The Lay of The Land For Food Ordering in Social Media.

The food space in the online world is saturated with would be competitors. Every month or so there is a young gun claiming to have created a better meal online ordering site (I was no exception!). However, as these start-ups learn, there are two food giants already occupying this wanted space. You may have heard of them: GrubHub and Seamless. Though their websites have tons of restaurants to order from, which makes them appealing, they do not just rely on that. Each has a strong social media presence which constantly engages and nourishes relationships with their users.

 Seamless:

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   Was the first company to take food ordering to the web. It was started in 1999 by two lawyers who were tired of working late and having to take time to order food. In 2011, they bought back their stake from Aramak and with new leadership; they took their game to another level. Currently Seamless has amassed over 2 million users with over 120,000 restaurants in 40 cities around the states, including London.  With so many users, Seamless chose Twitter and Facebook as their tools for engaging their users on social media.

There Facebook page boasts over 200,000 likes, with over 20,000 “talking about”. They do about 1-3 posts a day every week, including weekends! This is important to note because most companies take the weekend off. Each post has an image and a strong call to action, and they get a lot of engagement from their fans through likes and comments. They also run contests and promotions for their fans. Their Twitter page has over 36,000 followers. There they post regularly and use it more for customer service and for sharing articles that are related to the restaurant industry. Unlike their Facebook page, their engagement on Twitter is less than stellar; getting very few replies and even fewer re-tweets.

For some reason, Seamless has inexplicably not dedicated too much time to Pinterest. As I mentioned in my earlier blog, the power that Pinterest holds for companies dealing with food, this oversight doesn’t make sense. I will have to chalk it up to them being too busy!

GrunHub:

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 If Seamless is the corporate big brother, GrubHub is the cool and quirky little brother. Found in 2004, GrubHub has compiled an impressive 1 million dedicated users to their site. Being the chief competitor to Seamless, Grubhub continues to take a big bite (pun intended) out of their profits. Like, Seamless, GrubHub’s choice for their social media is Twitter and Facebook.

There Facebook page has over 160,000 likes to date with 12,000 “talking about”. They post at a consistent paste with about 1-2 posts per day. However, unlike Seamless whose image posts are mostly standard food images, GrubHub incorporates more meme’s and customized images that are constant with their fun persona. They have pictorial images and quizzes that they use to engage their fans. They also have a custom tab called “GrubHub’r of the week” in which they post pictures of users to build brand loyalty and awareness. Their Twitter page has over 39,000 followers and a slightly higher engagement rate than Seamless. Like their competitor, they use Twitter for customer service and conversational topics for discussion daily.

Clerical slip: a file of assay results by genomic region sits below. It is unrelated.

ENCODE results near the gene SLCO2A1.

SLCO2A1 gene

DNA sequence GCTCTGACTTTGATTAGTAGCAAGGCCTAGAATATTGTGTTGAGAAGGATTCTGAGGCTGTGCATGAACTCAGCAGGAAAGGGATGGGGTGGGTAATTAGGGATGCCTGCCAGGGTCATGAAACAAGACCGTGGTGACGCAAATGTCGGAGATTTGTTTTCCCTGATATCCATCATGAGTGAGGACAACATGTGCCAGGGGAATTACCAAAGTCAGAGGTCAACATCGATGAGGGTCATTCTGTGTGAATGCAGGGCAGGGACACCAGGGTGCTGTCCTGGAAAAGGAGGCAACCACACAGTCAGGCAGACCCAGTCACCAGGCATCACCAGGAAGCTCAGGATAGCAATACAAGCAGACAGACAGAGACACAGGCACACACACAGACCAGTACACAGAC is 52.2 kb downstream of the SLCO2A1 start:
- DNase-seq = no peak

Again, for reasons beyond my comprehensions, GrubHub does not even have a Pinterest account. With their custom designed images and meme’s they could create a nice following on Pinterest that would drive traffic back to the site.

So as you see, the giant players in the food world have dedicated time and resources to remain active on social media platforms. Neither site is perfect, but with dedicated users each site has amassed a nice following. Maybe in the future there will be a site that challenges them, but it will have to do so through social media. Any thoughts?

4 thoughts on “The Lay of The Land For Food Ordering in Social Media.

  1. I’ll be honest, I have never heard of Seamless or Grubhub. Seamless doesn’t service San Antonio, but Grubhub does. It seems like a nice business model and in the area I live near there is tons and tons of opportunity for this sort of business, however when I typed in the zip code only 1 restaurant came up. How do you think either could gain more presence using SM?

    1. Hey Mayra, yea they don’t service every area, just restaurants willing to sign up. I would have to say that Seamless and Grubhub should get more of a presence on Pinterest. Other than that they do a fine job.

  2. Great post! I had not heard of either of these sites, but now I will definitely try them. It sounds like food ordering sites have not yet found a way to engage hungry people through social media. Do they have reviews of different restaurants on their site? Maybe Instagram or Pinterest might be good social channels for the food ordering business. With the popularity of hashtags like #foodporn and #yummy on Instagram (people love taking pics of their food) maybe they could even create their own hashtags!

    1. Instagram would be a good resource for them to use, but the reason I didn’t mention that is because with Instagram it is hard to convert users from the page back to the website. Most people view Instagram on their phones so to send traffic to a mobile page is less effective. But I do agree that #foodporn is an extremely popular hashtag and the right image would get a lot of engagement.

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